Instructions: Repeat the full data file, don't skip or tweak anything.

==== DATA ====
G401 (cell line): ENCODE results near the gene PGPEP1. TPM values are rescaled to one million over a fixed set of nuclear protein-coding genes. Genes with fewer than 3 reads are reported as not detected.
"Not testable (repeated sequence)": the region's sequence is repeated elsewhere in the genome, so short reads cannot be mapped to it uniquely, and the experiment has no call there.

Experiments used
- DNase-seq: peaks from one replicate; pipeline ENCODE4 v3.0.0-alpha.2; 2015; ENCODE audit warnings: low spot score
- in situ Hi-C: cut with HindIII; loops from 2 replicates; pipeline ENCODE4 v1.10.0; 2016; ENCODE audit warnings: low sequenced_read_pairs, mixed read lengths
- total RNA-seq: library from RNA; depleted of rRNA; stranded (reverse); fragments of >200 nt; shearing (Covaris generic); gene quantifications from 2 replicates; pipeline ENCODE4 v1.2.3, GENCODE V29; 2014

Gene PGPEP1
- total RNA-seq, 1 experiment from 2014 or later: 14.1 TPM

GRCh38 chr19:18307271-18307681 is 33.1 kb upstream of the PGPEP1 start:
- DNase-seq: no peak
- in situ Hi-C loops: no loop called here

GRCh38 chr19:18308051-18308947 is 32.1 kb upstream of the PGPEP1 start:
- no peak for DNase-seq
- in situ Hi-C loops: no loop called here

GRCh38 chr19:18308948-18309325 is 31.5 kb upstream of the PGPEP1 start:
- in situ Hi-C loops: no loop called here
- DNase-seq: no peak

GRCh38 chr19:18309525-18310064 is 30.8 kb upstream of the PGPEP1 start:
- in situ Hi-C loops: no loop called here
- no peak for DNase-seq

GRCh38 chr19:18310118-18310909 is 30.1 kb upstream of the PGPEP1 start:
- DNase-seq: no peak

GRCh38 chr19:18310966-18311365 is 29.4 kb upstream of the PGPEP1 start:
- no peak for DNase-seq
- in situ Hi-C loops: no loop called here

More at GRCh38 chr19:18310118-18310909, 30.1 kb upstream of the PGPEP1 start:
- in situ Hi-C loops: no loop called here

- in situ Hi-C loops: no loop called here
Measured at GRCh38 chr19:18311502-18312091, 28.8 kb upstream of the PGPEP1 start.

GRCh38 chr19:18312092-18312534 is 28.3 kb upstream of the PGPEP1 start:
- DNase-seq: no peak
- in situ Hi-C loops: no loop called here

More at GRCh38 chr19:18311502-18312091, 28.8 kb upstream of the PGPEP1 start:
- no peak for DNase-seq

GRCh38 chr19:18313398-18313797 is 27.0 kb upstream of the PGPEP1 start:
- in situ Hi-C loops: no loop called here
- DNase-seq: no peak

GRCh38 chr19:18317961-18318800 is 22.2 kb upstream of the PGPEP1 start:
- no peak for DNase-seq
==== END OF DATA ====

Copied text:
G401 (cell line): ENCODE results near the gene PGPEP1. TPM values are rescaled to one million over a fixed set of nuclear protein-coding genes. Genes with fewer than 3 reads are reported as not detected.
"Not testable (repeated sequence)": the region's sequence is repeated elsewhere in the genome, so short reads cannot be mapped to it uniquely, and the experiment has no call there.

Experiments used
- DNase-seq: peaks from one replicate; pipeline ENCODE4 v3.0.0-alpha.2; 2015; ENCODE audit warnings: low spot score
- in situ Hi-C: cut with HindIII; loops from 2 replicates; pipeline ENCODE4 v1.10.0; 2016; ENCODE audit warnings: low sequenced_read_pairs, mixed read lengths
- total RNA-seq: library from RNA; depleted of rRNA; stranded (reverse); fragments of >200 nt; shearing (Covaris generic); gene quantifications from 2 replicates; pipeline ENCODE4 v1.2.3, GENCODE V29; 2014

Gene PGPEP1
- total RNA-seq, 1 experiment from 2014 or later: 14.1 TPM

GRCh38 chr19:18307271-18307681 is 33.1 kb upstream of the PGPEP1 start:
- DNase-seq: no peak
- in situ Hi-C loops: no loop called here

GRCh38 chr19:18308051-18308947 is 32.1 kb upstream of the PGPEP1 start:
- no peak for DNase-seq
- in situ Hi-C loops: no loop called here

GRCh38 chr19:18308948-18309325 is 31.5 kb upstream of the PGPEP1 start:
- in situ Hi-C loops: no loop called here
- DNase-seq: no peak

GRCh38 chr19:18309525-18310064 is 30.8 kb upstream of the PGPEP1 start:
- in situ Hi-C loops: no loop called here
- no peak for DNase-seq

GRCh38 chr19:18310118-18310909 is 30.1 kb upstream of the PGPEP1 start:
- DNase-seq: no peak

GRCh38 chr19:18310966-18311365 is 29.4 kb upstream of the PGPEP1 start:
- no peak for DNase-seq
- in situ Hi-C loops: no loop called here

More at GRCh38 chr19:18310118-18310909, 30.1 kb upstream of the PGPEP1 start:
- in situ Hi-C loops: no loop called here

- in situ Hi-C loops: no loop called here
Measured at GRCh38 chr19:18311502-18312091, 28.8 kb upstream of the PGPEP1 start.

GRCh38 chr19:18312092-18312534 is 28.3 kb upstream of the PGPEP1 start:
- DNase-seq: no peak
- in situ Hi-C loops: no loop called here

More at GRCh38 chr19:18311502-18312091, 28.8 kb upstream of the PGPEP1 start:
- no peak for DNase-seq

GRCh38 chr19:18313398-18313797 is 27.0 kb upstream of the PGPEP1 start:
- in situ Hi-C loops: no loop called here
- DNase-seq: no peak

GRCh38 chr19:18317961-18318800 is 22.2 kb upstream of the PGPEP1 start:
- no peak for DNase-seq